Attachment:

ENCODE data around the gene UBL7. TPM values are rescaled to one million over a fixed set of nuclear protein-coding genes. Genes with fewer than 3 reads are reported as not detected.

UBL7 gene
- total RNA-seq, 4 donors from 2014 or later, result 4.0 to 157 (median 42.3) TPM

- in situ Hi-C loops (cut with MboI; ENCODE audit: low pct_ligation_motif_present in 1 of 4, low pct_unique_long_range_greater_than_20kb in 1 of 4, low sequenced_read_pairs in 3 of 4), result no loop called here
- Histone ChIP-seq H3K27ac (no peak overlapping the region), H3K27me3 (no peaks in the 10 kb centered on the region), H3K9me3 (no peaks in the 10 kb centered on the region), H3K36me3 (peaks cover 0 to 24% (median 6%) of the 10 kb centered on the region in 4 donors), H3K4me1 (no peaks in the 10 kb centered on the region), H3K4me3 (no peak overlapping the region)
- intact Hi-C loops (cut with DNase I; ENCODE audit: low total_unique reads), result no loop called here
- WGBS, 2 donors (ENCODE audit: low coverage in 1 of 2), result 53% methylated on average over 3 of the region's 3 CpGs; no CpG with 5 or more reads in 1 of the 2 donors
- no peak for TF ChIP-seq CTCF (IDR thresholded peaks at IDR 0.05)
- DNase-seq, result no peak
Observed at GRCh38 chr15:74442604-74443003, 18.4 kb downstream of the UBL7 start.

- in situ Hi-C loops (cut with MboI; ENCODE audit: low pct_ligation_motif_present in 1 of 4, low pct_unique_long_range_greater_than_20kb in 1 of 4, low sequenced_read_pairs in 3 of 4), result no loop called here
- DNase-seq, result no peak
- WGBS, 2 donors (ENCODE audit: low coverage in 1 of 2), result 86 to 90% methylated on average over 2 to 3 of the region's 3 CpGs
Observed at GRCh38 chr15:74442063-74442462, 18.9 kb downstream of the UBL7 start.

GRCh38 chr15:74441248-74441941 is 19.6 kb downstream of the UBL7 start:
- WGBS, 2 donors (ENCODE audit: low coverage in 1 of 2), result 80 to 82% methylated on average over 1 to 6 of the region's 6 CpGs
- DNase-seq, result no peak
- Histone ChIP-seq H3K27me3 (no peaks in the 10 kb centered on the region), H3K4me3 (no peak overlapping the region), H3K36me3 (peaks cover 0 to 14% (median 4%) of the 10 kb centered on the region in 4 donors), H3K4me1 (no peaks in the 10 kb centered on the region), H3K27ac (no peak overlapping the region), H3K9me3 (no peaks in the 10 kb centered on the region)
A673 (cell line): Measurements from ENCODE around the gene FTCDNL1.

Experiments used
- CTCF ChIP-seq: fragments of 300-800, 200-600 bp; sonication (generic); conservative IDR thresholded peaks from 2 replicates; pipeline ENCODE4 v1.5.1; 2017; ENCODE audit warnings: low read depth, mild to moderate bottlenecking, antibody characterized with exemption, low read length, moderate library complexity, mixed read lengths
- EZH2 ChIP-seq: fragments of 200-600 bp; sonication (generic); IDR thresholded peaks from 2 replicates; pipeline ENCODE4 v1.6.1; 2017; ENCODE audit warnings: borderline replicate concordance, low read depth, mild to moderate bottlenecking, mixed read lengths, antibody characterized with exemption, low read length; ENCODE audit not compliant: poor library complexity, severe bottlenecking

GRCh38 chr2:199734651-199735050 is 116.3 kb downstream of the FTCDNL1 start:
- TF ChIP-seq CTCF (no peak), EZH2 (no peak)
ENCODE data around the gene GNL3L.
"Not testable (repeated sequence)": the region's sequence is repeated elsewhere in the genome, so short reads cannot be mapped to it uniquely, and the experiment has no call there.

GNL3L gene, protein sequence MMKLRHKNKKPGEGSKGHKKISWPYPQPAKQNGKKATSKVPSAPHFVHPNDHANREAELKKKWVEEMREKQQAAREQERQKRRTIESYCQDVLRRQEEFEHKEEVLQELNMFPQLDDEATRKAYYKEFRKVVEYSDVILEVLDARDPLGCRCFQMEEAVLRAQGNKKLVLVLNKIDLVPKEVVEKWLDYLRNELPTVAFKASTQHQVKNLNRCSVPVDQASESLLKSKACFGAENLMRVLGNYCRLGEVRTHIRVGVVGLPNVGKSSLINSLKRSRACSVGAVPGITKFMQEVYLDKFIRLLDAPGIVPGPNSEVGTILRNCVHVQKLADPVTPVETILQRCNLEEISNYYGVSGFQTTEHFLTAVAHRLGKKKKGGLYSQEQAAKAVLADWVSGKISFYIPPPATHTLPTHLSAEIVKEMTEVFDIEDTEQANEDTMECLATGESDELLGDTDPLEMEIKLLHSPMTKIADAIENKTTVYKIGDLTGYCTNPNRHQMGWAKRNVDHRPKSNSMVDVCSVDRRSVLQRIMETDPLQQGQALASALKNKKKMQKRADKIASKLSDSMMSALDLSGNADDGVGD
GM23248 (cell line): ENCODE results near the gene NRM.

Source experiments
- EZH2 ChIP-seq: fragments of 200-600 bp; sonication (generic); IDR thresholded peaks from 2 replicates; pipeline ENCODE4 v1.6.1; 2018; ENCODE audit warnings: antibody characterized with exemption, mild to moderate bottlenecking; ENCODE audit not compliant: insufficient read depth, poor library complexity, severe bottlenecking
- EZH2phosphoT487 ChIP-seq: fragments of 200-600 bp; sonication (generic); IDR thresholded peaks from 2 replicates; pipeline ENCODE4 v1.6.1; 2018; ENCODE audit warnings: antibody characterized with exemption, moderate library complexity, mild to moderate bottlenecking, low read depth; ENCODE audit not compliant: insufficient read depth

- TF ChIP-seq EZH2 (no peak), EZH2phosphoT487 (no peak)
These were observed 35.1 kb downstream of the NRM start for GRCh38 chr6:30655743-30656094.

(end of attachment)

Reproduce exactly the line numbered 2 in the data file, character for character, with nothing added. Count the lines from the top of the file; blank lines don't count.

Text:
UBL7 gene